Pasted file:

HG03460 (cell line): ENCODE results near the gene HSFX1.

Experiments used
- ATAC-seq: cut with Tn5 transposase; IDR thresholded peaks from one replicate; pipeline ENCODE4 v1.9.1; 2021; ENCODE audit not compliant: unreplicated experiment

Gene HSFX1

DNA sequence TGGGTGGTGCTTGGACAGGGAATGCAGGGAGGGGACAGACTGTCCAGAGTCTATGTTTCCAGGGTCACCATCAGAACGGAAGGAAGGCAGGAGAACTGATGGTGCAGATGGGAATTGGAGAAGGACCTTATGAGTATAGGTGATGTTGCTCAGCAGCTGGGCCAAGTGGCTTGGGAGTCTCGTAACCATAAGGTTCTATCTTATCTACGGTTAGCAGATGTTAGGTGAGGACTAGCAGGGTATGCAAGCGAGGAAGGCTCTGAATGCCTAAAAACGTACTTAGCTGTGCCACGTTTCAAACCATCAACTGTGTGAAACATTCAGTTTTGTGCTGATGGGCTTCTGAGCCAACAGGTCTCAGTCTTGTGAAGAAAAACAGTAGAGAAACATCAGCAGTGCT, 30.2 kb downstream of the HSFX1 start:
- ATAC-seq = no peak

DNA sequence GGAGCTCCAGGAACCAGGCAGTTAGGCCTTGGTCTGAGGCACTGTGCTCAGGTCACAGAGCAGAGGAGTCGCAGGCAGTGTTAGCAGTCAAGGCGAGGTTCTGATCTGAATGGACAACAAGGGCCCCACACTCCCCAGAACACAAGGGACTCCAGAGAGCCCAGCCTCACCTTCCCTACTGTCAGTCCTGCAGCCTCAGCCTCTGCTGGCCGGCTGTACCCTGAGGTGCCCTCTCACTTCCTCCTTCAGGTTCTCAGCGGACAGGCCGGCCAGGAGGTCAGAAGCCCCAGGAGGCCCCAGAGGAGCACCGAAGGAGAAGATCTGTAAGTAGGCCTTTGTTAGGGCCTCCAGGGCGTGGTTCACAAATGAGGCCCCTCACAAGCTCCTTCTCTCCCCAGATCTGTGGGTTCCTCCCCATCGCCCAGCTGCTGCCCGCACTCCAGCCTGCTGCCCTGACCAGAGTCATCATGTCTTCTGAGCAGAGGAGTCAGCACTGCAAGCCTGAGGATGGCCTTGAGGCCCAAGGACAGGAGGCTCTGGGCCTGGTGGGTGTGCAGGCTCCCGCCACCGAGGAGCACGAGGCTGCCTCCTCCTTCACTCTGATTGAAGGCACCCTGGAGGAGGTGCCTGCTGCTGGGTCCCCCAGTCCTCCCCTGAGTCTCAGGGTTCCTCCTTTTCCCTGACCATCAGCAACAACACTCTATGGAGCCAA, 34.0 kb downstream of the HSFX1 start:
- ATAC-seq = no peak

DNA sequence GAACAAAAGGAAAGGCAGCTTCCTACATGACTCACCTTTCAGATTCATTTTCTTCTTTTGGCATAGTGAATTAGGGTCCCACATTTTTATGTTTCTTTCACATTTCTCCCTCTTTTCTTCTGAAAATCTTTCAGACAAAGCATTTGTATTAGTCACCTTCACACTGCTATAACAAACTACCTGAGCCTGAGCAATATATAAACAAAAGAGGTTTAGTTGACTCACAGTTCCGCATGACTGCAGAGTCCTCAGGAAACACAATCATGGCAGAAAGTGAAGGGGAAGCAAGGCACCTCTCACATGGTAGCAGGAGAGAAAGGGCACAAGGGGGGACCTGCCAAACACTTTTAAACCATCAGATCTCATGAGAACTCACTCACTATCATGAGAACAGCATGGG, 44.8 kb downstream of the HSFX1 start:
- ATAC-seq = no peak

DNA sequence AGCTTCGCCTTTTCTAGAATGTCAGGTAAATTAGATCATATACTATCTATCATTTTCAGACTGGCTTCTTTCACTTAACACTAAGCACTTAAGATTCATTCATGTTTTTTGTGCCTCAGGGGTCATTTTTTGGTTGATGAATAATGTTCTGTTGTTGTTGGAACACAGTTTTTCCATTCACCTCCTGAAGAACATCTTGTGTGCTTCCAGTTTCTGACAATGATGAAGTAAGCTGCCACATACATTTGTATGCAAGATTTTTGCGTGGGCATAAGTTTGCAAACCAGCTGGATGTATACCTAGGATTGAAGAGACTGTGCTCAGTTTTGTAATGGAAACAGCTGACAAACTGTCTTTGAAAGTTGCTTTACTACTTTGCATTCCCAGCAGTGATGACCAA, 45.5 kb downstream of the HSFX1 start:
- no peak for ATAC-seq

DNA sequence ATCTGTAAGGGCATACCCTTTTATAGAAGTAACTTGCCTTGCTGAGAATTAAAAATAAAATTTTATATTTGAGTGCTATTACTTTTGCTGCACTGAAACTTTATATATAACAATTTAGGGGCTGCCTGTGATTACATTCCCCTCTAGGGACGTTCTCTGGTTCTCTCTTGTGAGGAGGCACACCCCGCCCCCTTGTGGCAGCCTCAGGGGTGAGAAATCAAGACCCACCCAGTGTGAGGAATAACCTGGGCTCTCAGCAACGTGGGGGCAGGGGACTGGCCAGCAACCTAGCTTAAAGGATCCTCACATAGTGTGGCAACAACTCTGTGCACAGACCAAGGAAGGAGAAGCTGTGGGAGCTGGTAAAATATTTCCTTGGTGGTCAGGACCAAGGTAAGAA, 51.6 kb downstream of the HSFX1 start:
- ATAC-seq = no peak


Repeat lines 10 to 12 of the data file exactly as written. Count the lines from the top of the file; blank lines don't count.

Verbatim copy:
- ATAC-seq = no peak

DNA sequence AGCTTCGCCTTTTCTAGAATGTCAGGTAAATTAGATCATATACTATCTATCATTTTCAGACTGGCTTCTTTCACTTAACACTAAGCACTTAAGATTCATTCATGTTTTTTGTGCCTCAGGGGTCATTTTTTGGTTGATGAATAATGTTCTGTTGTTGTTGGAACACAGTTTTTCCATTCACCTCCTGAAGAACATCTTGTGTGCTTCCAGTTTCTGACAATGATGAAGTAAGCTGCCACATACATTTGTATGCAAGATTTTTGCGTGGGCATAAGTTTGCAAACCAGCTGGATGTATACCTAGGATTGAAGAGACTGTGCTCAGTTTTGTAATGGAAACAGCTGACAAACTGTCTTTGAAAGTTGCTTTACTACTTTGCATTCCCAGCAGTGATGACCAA, 45.5 kb downstream of the HSFX1 start:
- no peak for ATAC-seq